Remembering the Rochester Riots of 1964

Remembering the Rochester Riots of 1964


~By Verdis L. Robinson

July 1964 was a historical month as President Lyndon B. Johnson signed the landmark Civil Rights Act of 1964 into law. On July 2, 1964, Jim Crow took his last bow effectively ending de jure (Latin for “according to law”) segregation in the United States as the Supreme Court had declared racial segregation in public schools unconstitutional with Brown v. Board of  Education ten years earlier and as Congress outlawed racial discriminations in other areas of public life. Within a month, a riots broke out in Rochester, New York, that witnessed race-related violence, property damaged, looting, arrests, and death. The underlying factors that ignited the riots did not stem from de jure segregation, as with southern cities, it was de facto (Latin for “in fact”) segregation that existed where racial separation was a matter of custom or tradition rather than by law. De facto segregation was implied, it was understood, and it was subtly yet aggressively enforced by housing and employment discrimination. The Civil Rights Act was ineffective with this form of segregation that plagued most northern cities and communities.

During the 1950s and ‘60s, Western New York experienced a significant migration of southern African-Americans seeking
employment opportunities. Rochester’s reputable industries and manufacturing job prospects encouraged this migration,
as its strong economy was a far cry from the Jim Crow South. Between 1950 and 1960, the African-American population
in the city of Rochester rose dramatically from 2% to 7%. However, Rochester’s companies and corporations refused to hire them. In 1960, blacks had a 14.2 % unemployment rate. Those that did secure jobs were paid low wages and were unskilled. Furthermore, Rochester authorities were slow to accommodate the new residents as urban renewal created housing projects for some, but the majority was forced to live in the city’s most impoverished and vermin-infested neighborhoods due to housing
discrimination and racial and ethnic separation. With the growing population came the growing poverty and unemployment, and then came the crime and drug abuse. Rochester police, focused more on law and order than social justice, targeted these neighborhoods, and there was a sharp increased in the cases of alleged police brutality and the use of K-9 units.

From the windows of Hanover Houses, the impoverished high-rise projects just off of Joseph Avenue, black residents could see their white neighborhoods shopping in whiteowned businesses yet the socio-economic inequality was infuriating especially during the Civil Rights Era. At a block party in the evening of July 24, 1964, police were called in after a complaint of public intoxication. After a display of law enforcement, the crowd interfered prompting the call for reinforcement and police dogs. The
aggravated crowd rebelled.Related image

After three nights and two days of curfews, riot weapons, thrown bricks, damaged and looted storefronts, police dogs, Molotov cocktails, water hoses unleashed on crowds of young black rioters, a state of emergency declaration, city police, state troopers, sheriff ’s deputies, National Guardsmen, and a helicopter crash, the Rochester riot ended with four deaths, a thousand arrests, and hundreds of businesses damaged—some beyond repair.

Following the riots, many conditions improved due to the inspiring efforts of social activists demanding change. However, some of the areas that experienced the hardest impact of the riots have never truly recovered. Despite the demolition of Hanover Houses and its replacement with low-rise townhouses and apartments, the Joseph Avenue community, where the riots began, are still challenged by high rates of unemployment, low rates of home ownership, and staggering educational inequities, not to mention the high crime and drug rates all supporting the claim that Rochester is one of the most impoverished cities in the country. African Americans now make up nearly 15% of Rochester’s inner-city population, but redlining, blockbusting, and white flight have kept de facto segregation in Rochester a reality. In other words, the impact of the riots can still be felt and witnessed after fifty years.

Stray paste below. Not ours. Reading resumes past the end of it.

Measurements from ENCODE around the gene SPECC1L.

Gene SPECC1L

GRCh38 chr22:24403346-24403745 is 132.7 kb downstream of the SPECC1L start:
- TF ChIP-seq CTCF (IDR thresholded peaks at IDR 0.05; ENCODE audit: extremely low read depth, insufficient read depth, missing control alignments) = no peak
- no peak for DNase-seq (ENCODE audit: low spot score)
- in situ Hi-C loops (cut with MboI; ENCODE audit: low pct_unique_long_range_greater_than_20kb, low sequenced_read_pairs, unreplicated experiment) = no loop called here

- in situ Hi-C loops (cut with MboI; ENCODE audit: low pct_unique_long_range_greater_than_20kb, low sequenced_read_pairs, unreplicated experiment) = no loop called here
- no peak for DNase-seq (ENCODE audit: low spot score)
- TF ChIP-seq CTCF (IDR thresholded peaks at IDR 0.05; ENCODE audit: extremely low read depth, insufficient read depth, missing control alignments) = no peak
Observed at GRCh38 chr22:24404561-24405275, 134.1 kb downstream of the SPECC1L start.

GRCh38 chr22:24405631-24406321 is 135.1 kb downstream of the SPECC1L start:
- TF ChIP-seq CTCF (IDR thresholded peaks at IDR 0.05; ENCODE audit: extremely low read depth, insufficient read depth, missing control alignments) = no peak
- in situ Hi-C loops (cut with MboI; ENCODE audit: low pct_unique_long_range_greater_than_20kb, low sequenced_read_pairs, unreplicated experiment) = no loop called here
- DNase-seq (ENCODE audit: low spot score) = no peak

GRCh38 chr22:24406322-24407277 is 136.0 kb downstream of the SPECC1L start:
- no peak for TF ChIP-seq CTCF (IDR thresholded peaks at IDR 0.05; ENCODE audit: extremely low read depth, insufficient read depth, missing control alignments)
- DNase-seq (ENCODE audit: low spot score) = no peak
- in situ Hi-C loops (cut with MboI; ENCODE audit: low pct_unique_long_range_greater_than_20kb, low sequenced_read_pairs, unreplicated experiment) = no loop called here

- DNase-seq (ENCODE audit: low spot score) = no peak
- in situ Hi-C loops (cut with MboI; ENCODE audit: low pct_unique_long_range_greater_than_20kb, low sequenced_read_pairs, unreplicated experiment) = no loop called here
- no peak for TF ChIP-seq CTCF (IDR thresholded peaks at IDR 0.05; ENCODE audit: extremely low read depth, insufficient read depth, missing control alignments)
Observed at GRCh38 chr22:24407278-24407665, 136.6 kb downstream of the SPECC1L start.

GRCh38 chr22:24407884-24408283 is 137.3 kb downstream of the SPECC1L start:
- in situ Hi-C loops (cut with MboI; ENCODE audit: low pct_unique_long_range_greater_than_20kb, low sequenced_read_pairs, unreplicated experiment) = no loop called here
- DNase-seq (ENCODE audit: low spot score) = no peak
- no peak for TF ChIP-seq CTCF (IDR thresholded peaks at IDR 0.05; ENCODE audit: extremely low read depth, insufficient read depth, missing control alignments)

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Some have asked, “Could it happen again?” Well, it is the argument of this historian that if conditions do not improve, if the majority of African-American communities remain impoverished, if Rochester’s inner-city neighborhoods remain segregated, a riot will be the least of its worries. The city of Rochester’s children are at the most risk and their future depends on an understanding of the historical developments in Rochester’s race relations, more discussions and dialogues with more residents and citizens, and a determined, focused, and unyielding call to action. Perhaps a new movement is in order as many inner-city
neighborhoods across the country are steeped in poverty and in similar conditions that spark the riots of 1964.

It has been said that history repeats itself, but it does not. It is a new era, with new challenges, new technologies, and new players. What has been proven true is that, as George Santayana stated, “Those who cannot remember the past are condemned to repeat it.” What is evident is the importance of remembering and understanding the riots, engaging the communities most impacted by it, finding solutions, and acting upon them for the sake of the future. Remembrance and dialogues must continue well after its fiftieth anniversary, or else, Rochester is condemned to repeat its history.

Fire fighters spray hoses to contain a fire at the Allan Grocery store on the corner of Joseph Avenue and Catherine Street. Both Allan Grocery Store and Catherine Street no longer exist due to the riots.

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Photo: Courtesy